To practice relaxation meditation, close your eyes, and begin following your breath. After a couple of minutes, turn your attention to your body, beginning at the top of your head. As you slowly move your attention down through your body, make a conscious effort to relax the muscles in each body part as you exhale each breath. This relaxation meditation should take about 5 minutes.
The next part of a mindfulness meditation session is concentration meditation. If we want to observe something on a deeper level, then we need to be able to keep our attention on it. Concentration meditation will help you develop mental discipline.
If your mind is agitated, then your observations will only be superficial. Concentration meditation will help you steady your mind, so you’re able to observe things on a deeper level. This process is the key to developing greater understanding, that is, wisdom.
For example, if we have a painful emotion we don’t understand that keeps coming up, then we need to be able to keep our attention on it in order to identify the source. Only then can we transform it, so that it ceases to cause us pain and suffering.
To practice concentration meditation, begin counting your breaths 1 through 5 silently in your mind. When you get to 5, simply start over again. Keep your attention focused on the air passing through the tip of your nose. When you find that your mind has wandered, immediately bring your attention back to your breath.
Concentration meditation can be challenging, but it’s important to do your best to keep your attention on your focal point. Your mind is going to wander a lot. That’s normal. Just keep bringing it back to the air passing through the tip of your nose. It will get easier as you progress.
After doing relaxation and concentration meditation, you are then ready to do mindfulness meditation. The relaxation meditation has helped your body and mind relax, and the concentration meditation has helped you focus your attention. You are then better prepared to observe things on a deeper level.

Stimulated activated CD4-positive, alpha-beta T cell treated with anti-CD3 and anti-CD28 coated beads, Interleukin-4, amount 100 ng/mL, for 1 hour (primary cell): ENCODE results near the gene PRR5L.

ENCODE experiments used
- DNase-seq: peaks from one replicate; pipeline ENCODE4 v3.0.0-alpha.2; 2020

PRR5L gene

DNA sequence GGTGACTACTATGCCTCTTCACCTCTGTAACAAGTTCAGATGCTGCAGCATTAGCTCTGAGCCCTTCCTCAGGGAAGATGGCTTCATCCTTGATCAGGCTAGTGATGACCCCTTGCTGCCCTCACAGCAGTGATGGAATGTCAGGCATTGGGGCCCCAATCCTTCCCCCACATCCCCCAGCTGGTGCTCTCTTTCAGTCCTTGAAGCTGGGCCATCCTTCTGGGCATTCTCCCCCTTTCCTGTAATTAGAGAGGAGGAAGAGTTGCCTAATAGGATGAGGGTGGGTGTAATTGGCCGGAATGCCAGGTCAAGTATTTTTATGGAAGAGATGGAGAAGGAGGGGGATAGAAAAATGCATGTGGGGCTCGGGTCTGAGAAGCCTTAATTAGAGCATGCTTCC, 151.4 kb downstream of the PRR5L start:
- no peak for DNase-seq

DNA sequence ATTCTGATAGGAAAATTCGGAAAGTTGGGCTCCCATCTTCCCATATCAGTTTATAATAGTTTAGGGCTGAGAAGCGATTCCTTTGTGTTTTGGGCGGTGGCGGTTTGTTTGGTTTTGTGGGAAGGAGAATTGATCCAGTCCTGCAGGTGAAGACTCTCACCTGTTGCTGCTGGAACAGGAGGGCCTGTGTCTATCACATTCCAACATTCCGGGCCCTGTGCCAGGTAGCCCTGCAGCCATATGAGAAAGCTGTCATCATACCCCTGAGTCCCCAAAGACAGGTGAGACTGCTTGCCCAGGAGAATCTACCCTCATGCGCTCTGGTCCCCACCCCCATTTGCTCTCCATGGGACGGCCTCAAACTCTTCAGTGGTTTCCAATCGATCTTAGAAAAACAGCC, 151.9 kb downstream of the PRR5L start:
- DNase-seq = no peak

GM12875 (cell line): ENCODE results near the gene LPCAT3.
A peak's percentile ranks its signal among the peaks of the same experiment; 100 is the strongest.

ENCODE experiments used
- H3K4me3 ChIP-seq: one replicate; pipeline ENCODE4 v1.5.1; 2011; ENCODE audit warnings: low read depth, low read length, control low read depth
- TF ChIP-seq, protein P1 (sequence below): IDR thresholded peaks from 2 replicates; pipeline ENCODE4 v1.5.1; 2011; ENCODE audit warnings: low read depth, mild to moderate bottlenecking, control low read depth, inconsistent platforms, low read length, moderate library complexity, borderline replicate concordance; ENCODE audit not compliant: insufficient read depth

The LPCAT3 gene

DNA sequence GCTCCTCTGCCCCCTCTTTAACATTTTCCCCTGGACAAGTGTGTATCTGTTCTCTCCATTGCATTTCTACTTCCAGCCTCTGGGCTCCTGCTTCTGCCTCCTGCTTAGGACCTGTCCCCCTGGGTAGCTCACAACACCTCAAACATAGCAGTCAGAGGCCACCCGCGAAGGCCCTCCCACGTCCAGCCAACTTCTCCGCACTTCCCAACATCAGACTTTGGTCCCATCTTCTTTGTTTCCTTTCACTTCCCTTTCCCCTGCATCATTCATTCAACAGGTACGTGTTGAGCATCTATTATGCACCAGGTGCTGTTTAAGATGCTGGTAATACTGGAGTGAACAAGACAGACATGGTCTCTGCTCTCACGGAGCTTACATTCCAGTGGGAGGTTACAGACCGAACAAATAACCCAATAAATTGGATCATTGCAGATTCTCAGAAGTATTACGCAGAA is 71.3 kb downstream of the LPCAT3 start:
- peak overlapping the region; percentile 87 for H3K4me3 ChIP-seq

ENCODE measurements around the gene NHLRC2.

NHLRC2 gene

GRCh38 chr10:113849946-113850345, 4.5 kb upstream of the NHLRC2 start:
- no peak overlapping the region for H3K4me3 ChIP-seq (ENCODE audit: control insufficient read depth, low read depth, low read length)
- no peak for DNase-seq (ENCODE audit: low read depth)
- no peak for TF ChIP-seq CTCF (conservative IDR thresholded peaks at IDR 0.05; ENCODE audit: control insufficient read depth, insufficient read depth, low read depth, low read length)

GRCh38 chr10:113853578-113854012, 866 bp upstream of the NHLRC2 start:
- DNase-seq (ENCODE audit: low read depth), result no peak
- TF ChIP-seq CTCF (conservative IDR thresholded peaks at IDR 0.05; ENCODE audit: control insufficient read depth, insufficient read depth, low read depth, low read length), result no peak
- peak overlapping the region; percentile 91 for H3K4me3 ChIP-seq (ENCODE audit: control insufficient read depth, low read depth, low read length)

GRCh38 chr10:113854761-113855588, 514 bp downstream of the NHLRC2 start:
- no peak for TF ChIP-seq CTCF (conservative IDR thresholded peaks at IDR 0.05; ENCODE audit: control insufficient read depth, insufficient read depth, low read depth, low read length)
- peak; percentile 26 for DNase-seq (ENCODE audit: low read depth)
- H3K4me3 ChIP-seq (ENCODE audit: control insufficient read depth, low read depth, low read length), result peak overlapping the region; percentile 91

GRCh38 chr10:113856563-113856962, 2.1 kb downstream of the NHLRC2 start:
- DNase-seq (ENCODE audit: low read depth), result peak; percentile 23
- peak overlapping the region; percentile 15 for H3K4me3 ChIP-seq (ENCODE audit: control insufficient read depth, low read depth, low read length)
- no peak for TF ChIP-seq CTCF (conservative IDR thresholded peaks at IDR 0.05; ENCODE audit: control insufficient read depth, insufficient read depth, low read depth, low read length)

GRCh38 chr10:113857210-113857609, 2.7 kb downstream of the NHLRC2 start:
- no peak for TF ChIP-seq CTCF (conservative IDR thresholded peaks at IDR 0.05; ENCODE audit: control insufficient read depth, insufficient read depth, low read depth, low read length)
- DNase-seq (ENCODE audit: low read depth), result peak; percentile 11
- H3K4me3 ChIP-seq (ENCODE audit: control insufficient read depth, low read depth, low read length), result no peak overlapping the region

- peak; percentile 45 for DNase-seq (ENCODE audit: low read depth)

Remember that the mindfulness meditation practice is a training of the mind. We are training our mind to see with greater clarity. Then we take our improved observation skills and apply them to everyday life. It is much like training in the gym, so we can perform better in sports.
After a few minutes of concentration meditation, transition to mindful meditation. Continue observing your breath. However, instead of counting each one, observe the entire breathing process mindfully. Observe it in a more relaxed manner, without forcing your mind like you did with concentration meditation. When distracting thoughts arise, gently bring your attention back to your breath.
An alternative to the mindful meditation portion of your meditation session is emotional awareness meditation. As the name implies, you’re training yourself to observe your emotions. Over time, this type of meditation will help you gain more control over your emotions, and develop greater inner strength.
To practice emotional awareness meditation, do the relaxation and concentration meditations first. When you finish the concentration meditation, turn your attention to your emotions. Ask yourself, “What am I feeling?” Are you feeling happy, sad, angry, lonely, hurt, restless, bored, or some other emotion?